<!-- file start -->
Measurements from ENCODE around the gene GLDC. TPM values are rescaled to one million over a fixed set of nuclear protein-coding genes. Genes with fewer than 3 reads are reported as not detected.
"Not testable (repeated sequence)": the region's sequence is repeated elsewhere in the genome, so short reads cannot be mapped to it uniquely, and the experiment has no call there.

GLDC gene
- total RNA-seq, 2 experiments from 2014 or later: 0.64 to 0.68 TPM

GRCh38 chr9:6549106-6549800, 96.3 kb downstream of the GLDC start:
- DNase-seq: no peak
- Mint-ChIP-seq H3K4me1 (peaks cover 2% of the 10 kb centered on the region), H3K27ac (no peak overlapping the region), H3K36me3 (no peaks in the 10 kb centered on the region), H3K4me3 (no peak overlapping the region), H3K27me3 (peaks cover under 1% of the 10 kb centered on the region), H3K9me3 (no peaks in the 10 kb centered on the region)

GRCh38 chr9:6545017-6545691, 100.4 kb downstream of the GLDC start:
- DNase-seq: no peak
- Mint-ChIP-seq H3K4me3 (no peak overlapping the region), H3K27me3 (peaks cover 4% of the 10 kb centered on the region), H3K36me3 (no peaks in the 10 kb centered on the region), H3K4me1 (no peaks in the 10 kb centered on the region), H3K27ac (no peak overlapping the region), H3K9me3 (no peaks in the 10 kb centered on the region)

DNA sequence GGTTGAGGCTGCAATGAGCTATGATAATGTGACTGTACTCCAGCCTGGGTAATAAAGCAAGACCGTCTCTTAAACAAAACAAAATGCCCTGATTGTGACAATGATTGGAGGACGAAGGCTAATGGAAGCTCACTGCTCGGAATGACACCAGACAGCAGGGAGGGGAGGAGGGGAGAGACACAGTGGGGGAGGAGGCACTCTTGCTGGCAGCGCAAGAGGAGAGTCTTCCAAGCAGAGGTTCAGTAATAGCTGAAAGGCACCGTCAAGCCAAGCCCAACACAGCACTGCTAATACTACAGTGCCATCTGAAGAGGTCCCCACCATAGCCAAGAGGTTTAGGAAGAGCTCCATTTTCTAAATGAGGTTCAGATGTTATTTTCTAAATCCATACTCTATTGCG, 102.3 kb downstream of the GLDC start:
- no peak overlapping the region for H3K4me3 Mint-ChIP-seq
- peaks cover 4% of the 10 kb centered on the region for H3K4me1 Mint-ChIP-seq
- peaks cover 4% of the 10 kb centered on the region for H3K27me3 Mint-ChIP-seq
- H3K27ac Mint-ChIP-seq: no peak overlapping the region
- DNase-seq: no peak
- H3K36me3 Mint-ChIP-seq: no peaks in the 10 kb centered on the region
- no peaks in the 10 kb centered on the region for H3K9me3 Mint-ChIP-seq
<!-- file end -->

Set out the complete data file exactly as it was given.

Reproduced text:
Measurements from ENCODE around the gene GLDC. TPM values are rescaled to one million over a fixed set of nuclear protein-coding genes. Genes with fewer than 3 reads are reported as not detected.
"Not testable (repeated sequence)": the region's sequence is repeated elsewhere in the genome, so short reads cannot be mapped to it uniquely, and the experiment has no call there.

GLDC gene
- total RNA-seq, 2 experiments from 2014 or later: 0.64 to 0.68 TPM

GRCh38 chr9:6549106-6549800, 96.3 kb downstream of the GLDC start:
- DNase-seq: no peak
- Mint-ChIP-seq H3K4me1 (peaks cover 2% of the 10 kb centered on the region), H3K27ac (no peak overlapping the region), H3K36me3 (no peaks in the 10 kb centered on the region), H3K4me3 (no peak overlapping the region), H3K27me3 (peaks cover under 1% of the 10 kb centered on the region), H3K9me3 (no peaks in the 10 kb centered on the region)

GRCh38 chr9:6545017-6545691, 100.4 kb downstream of the GLDC start:
- DNase-seq: no peak
- Mint-ChIP-seq H3K4me3 (no peak overlapping the region), H3K27me3 (peaks cover 4% of the 10 kb centered on the region), H3K36me3 (no peaks in the 10 kb centered on the region), H3K4me1 (no peaks in the 10 kb centered on the region), H3K27ac (no peak overlapping the region), H3K9me3 (no peaks in the 10 kb centered on the region)

DNA sequence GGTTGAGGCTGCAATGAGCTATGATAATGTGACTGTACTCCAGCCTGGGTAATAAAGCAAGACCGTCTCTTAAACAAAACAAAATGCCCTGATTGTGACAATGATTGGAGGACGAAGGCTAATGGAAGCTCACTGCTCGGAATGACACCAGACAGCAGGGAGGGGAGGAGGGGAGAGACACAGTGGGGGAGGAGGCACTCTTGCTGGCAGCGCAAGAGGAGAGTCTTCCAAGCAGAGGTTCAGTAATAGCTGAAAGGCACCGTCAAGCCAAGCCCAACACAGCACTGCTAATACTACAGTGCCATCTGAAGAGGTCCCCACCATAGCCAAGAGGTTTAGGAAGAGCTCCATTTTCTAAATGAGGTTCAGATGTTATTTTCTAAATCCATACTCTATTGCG, 102.3 kb downstream of the GLDC start:
- no peak overlapping the region for H3K4me3 Mint-ChIP-seq
- peaks cover 4% of the 10 kb centered on the region for H3K4me1 Mint-ChIP-seq
- peaks cover 4% of the 10 kb centered on the region for H3K27me3 Mint-ChIP-seq
- H3K27ac Mint-ChIP-seq: no peak overlapping the region
- DNase-seq: no peak
- H3K36me3 Mint-ChIP-seq: no peaks in the 10 kb centered on the region
- no peaks in the 10 kb centered on the region for H3K9me3 Mint-ChIP-seq